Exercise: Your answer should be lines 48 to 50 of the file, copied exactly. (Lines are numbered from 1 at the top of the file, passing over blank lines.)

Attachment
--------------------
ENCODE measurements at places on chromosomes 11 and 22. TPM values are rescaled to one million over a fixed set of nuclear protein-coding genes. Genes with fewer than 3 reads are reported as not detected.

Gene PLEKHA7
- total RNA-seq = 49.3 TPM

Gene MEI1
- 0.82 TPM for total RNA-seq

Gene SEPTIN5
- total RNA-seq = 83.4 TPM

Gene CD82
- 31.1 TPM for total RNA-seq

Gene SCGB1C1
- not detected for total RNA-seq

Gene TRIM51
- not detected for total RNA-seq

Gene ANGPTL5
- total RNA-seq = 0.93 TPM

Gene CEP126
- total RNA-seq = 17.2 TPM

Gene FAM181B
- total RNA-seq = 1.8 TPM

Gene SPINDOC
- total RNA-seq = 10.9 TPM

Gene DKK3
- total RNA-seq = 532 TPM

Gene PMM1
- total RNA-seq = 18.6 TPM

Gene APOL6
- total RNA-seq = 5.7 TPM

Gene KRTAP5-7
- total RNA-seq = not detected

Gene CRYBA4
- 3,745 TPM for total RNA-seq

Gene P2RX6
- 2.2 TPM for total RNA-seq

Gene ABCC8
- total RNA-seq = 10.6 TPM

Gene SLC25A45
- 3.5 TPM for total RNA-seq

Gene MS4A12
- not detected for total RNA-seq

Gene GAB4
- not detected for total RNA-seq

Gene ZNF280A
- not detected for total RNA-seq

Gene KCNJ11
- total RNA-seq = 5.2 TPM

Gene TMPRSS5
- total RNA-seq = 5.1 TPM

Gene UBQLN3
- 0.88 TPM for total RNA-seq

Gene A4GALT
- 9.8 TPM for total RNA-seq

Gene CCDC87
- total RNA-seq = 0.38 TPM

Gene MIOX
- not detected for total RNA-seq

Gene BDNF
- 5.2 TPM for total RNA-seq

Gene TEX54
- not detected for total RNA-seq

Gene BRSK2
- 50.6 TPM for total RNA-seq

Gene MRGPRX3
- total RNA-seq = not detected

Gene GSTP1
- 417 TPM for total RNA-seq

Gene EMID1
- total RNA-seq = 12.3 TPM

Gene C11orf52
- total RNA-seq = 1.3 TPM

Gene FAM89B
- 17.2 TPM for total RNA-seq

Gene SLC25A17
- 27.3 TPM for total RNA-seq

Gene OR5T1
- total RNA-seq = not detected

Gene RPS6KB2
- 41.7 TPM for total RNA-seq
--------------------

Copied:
Gene UBQLN3
- 0.88 TPM for total RNA-seq

Gene A4GALT